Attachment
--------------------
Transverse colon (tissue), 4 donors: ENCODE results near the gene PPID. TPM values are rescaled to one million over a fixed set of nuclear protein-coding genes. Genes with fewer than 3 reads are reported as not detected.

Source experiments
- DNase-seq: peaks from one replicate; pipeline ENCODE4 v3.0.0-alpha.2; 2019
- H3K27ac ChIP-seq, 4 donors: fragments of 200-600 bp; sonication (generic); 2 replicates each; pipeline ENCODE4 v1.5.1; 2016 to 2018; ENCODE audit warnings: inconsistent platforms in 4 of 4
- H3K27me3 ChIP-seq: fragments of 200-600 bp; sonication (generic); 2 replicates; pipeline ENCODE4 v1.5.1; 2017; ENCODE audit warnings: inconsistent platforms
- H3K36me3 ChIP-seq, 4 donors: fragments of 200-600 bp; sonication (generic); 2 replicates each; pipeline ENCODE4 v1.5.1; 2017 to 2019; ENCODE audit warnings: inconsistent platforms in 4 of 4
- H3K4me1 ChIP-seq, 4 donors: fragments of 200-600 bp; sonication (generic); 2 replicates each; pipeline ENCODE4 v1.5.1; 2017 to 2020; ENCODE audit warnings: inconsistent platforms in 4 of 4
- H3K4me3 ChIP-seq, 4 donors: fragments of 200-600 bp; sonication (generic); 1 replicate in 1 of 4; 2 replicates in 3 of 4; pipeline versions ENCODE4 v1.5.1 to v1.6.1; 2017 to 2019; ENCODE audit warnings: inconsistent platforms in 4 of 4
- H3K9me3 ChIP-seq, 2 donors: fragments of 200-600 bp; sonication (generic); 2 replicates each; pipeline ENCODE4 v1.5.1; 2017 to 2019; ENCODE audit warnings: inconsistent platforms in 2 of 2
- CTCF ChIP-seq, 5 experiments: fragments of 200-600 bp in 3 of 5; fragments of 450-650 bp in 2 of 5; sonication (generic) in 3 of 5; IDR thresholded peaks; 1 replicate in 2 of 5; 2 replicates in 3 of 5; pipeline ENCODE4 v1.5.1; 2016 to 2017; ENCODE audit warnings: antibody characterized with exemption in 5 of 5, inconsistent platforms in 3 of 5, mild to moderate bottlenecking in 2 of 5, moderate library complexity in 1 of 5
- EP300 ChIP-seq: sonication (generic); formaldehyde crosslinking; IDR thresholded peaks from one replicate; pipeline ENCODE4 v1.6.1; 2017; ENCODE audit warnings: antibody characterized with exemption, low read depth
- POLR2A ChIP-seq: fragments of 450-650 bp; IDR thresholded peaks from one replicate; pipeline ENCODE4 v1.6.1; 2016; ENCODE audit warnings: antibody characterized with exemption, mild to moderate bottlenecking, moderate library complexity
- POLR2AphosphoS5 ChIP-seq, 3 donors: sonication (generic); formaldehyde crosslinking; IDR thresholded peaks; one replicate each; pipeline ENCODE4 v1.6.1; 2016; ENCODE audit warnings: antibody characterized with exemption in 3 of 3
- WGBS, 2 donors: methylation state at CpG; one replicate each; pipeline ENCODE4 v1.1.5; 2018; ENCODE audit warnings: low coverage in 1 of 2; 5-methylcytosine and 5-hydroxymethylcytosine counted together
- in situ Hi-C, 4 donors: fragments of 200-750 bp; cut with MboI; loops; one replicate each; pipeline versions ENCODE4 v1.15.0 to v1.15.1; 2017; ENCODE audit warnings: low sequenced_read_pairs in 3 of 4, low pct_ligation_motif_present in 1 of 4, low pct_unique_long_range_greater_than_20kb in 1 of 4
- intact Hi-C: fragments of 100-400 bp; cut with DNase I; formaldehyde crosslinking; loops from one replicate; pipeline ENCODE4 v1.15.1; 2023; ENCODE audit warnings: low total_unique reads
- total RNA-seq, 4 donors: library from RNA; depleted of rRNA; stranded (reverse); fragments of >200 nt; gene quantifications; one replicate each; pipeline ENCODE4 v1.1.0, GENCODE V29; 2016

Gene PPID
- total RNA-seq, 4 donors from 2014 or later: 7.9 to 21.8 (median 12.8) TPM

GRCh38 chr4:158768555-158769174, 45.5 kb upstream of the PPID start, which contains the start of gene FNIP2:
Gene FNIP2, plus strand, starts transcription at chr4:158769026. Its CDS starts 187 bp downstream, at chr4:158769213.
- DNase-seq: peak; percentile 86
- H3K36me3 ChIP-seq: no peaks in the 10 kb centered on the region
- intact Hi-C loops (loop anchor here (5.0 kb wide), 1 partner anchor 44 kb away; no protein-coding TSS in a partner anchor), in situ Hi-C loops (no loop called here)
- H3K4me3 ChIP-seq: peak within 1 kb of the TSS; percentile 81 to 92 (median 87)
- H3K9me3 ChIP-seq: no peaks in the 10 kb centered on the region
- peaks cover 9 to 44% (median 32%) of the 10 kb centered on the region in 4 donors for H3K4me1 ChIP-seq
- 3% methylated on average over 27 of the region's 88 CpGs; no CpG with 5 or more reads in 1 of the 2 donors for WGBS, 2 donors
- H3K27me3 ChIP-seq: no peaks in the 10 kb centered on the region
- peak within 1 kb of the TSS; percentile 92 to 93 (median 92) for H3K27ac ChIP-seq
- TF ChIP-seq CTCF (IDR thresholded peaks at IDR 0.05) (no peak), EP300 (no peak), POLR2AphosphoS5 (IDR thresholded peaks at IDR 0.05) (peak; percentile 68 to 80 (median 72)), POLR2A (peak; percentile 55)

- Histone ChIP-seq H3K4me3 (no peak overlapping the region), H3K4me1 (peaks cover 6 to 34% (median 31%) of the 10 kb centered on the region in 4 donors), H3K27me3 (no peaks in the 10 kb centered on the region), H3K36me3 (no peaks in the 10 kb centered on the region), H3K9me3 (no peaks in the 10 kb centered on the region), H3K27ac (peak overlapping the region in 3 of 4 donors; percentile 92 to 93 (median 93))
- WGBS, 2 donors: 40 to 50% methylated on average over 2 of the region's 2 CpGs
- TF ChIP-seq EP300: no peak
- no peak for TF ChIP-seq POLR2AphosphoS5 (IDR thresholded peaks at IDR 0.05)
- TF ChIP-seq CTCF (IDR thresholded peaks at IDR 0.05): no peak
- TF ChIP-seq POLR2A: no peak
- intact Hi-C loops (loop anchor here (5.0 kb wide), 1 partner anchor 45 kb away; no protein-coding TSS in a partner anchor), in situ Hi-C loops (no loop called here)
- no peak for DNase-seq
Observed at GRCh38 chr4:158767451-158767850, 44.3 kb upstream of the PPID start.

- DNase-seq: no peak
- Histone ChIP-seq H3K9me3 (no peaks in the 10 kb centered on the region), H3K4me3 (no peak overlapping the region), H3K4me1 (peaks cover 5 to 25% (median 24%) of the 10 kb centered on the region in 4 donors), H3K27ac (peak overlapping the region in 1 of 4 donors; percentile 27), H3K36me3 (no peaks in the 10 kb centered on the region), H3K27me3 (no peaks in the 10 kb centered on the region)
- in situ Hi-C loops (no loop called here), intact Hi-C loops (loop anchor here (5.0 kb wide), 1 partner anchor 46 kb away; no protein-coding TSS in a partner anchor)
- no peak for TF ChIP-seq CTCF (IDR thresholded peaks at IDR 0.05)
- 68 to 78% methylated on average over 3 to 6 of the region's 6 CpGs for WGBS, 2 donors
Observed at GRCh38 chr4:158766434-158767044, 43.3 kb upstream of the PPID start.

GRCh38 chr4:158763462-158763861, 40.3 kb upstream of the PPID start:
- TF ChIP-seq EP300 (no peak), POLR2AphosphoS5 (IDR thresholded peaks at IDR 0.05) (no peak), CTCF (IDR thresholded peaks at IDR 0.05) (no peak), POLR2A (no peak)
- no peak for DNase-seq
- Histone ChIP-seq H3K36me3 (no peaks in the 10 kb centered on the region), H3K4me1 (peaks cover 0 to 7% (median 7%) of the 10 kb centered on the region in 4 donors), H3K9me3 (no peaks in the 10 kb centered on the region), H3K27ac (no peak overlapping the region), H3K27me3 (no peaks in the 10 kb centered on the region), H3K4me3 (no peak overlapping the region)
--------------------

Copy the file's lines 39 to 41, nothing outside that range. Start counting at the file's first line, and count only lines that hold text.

- no peak for DNase-seq
Observed at GRCh38 chr4:158767451-158767850, 44.3 kb upstream of the PPID start.

- DNase-seq: no peak